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A topical theme for a company which is far from typical

Birmingham Opera Company is known for its unusual productions. Roz Laws discovers how its latest does not disappoint

Poster for Birmingham Opera Company production of Khovanskygate: A National Enquiry
Poster for Birmingham Opera Company production of Khovanskygate: A National Enquiry

Its last production involved camels, a floating orchestra and a string quartet performing from helicopters.

So the pressure is certainly on for Birmingham Opera Company to come up with something even more spectacular.

Khovanskygate: A National Enquiry may take place on the ground, but it is the company’s biggest production to date.

And it has managed to be highly topical, with its themes of Russian revolution, despite being written 140 years ago by Modest Musorgsky.

Birmingham Opera Company’s slogan is “not what you expect from opera”, and that was certainly the case with its triumphant 2012 staging of Stockhausen’s Mittwoch aus Licht.

Often thought to be unstageable, it received public and critical acclaim and was nominated in the World Premiere category at the inaugural International Opera Awards.

Director Graham Vick admits: “I am my own worst enemy.

“I do feel under pressure, as people expect things from me now.

“I feel pressure to do something better and different which takes people by surprise. But that’s what pushes me to achieve. There’s no room for complacency.”

So of course Khovanskygate: A National Enquiry, based on Musorgsky’s Khovanshchina, is no ordinary opera – it’s set in a huge, six pole, 200ft by 130ft tent in Birmingham’s Cannon Hill Park.

There is space for 750 people to watch Birmingham Opera Company, a cast of international soloists, 80 musicians from the CBSO, a chorus of 150, 50 actors from Birmingham City University plus 200 local volunteers.

“What we have is like an international opera house, but in a tent in Birmingham,” explains Graham, who founded Birmingham Opera Company 27 years ago.

Birmingham Opera Company director Graham Vick outside the tent in Cannon Hill Park used for Khovanskygate: A National Enquiry
Birmingham Opera Company director Graham Vick outside the tent in Cannon Hill Park used for Khovanskygate: A National Enquiry
 

That’s where haunting Russian melodies will tell the story of a Russia divided by powerful conservative forces and growing Westernising influence.

Musorgsky paints a devastating portrait of a nation on the brink of collapse, torn apart by state corruption, religious fanaticism, social inequality and ethnic cleansing.

In 2014, as pro-Russian militias seize buildings in Ukrainian towns and the US and Europe warn of sanctions to come, it could hardly be more topical.

The production is an official UK Russia Year of Culture event.

“Though it’s an oddly timed year,” Graham points out.

“Tensions are quite high between Russia and Britain at the moment.

“The Foreign Office has pulled out of the partnership, so now it’s just a cultural rather than a political event.

“But it’s important to keep these cultural links alive. Listening to this opera, you really feel and understand the greatness of the Russian soul.”

Graham was one of the first international directors to be invited behind the Iron Curtain. In 1991 he was asked by Valery Gergiev to direct Prokofiev’s War and Peace with the Kirov Opera. His new production of Musorgsky’s Boris Godunov is being staged this year at the Mariinsky Theatre in St Petersburg.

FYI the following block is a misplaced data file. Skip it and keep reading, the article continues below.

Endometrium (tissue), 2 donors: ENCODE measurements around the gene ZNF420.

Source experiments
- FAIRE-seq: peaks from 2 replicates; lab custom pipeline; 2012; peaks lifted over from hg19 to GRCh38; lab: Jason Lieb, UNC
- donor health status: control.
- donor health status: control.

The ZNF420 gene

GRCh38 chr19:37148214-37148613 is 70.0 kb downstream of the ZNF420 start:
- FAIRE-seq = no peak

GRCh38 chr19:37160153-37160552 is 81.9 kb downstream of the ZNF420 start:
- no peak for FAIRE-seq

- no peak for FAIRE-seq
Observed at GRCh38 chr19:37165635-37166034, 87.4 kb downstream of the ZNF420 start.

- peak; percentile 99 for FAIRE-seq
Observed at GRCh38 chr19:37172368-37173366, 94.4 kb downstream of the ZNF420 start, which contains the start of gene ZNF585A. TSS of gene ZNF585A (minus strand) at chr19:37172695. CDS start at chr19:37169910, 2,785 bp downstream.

“I’ve spent a lot of time in Russia, I love the culture and its people,” says Graham.

“I fear for what’s happening there now. It’s getting out of hand, people are entrenched and it’s an explosive situation.

“Musorgsky wrote about one brief moment in Russian history, but one which reflects every conflicting moment in history.

“You could stage it at any time and it would be current, but it feels particularly topical at the moment – and relevant to our own history.

“The retaking of Crimea by Russia is exactly the same as when Britain sent warships to the Falklands. It’s a fading empire, not being able to let go and demanding it be seen as important on the world stage.

“The conflict of whether to move towards or away from Europe is very current too. These are things we share.

“And then there are the corrupt politicians and police. The issues at the heart of the piece are at the heart of Britain too and not just Russian society.”

As for the scale of this production, Graham adds: “We may not have helicopters, but we have a huge company and a very big tent.

“These shows are never easy to control, that’s what’s exciting.

“We are hoping for good weather. The tent is waterproof, but it flaps a bit in the wind.

“Birmingham Opera Company is known for staging opera in unusual places, as we don’t work in conventional theatres.

“We actually decided on a tent quite late in the day. We had a series of venues which kept disappearing for a variety of reasons. The last one had asbestos problems.

“So instead of going round begging for buildings, we decided to be independent and pitch our own tent.

“Birmingham City Council has been very helpful. The patch of ground in Cannon Hill Park near the nature reserve has an existing licence for a tent, so that worked out well.

“It’s exciting, I’m looking forward to bringing Musorgsky’s music to a wider audience. This opera isn’t as popular as it should be, but our performers are completely in love with its fantastic music.

“Musorgsky was this amazing, isolated figure who wrote two fantastic operas, as great as anything in the repertoire.”

* Performances of Khovanskygate take place on April 22, 24, 28, 30 and May 2. For tickets ring 0121 246 6632 or go to www.birminghamopera.org.uk

 
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